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Pilot Kitchen is coming together!

Anchor tenant and FIN partner Project Feast, is working hard with us to get the Pilot Kitchen ready to use. Project Feast’s apprentice program and the first FIN entrepreneur cohort will begin using the space in August this year. Stay tuned for photos!

 

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FIN has an official Pilot Kitchen!

After over 6 months of looking, FIN has officially secured a space for our Pilot Kitchen, located in the Kent Partnership Development Building. We faced many challenges trying to find an available kitchen space within SeaTac or Tukwila; reinforcing the timeliness of our work and dedication to creating durable resources in SeaTac and Tukwila. It is in the Pilot Kitchen that we will work to test our service coordination and model business incubation with the first cohort of FIN entrepreneurs. This work will help us become ready to enter the FIN Center, slated to open in 2018.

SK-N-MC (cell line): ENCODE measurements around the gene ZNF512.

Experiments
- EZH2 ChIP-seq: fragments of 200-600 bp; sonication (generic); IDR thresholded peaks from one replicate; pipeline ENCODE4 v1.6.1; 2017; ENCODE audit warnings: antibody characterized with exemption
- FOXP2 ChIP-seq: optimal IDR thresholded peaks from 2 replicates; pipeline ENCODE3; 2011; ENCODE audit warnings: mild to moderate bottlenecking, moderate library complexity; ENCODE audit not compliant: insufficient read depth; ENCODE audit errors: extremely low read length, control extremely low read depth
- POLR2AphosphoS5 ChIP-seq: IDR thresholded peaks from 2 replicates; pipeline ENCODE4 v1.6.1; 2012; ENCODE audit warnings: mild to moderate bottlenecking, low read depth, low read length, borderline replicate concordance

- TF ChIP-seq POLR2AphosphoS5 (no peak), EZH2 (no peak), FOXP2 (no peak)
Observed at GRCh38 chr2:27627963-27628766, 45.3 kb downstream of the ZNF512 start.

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The first cohort of FIN Entrepreneurs convened today

The entrepreneurs had their first meeting together today. We had a great discussion on peer learning opportunities, business development trainings and rent structures for the pilot kitchen space. The entrepreneurs will begin meeting monthly and will be doing a training on pricing this month. Meanwhile, we continue exploring other kitchen facilities in the area and have a couple leads.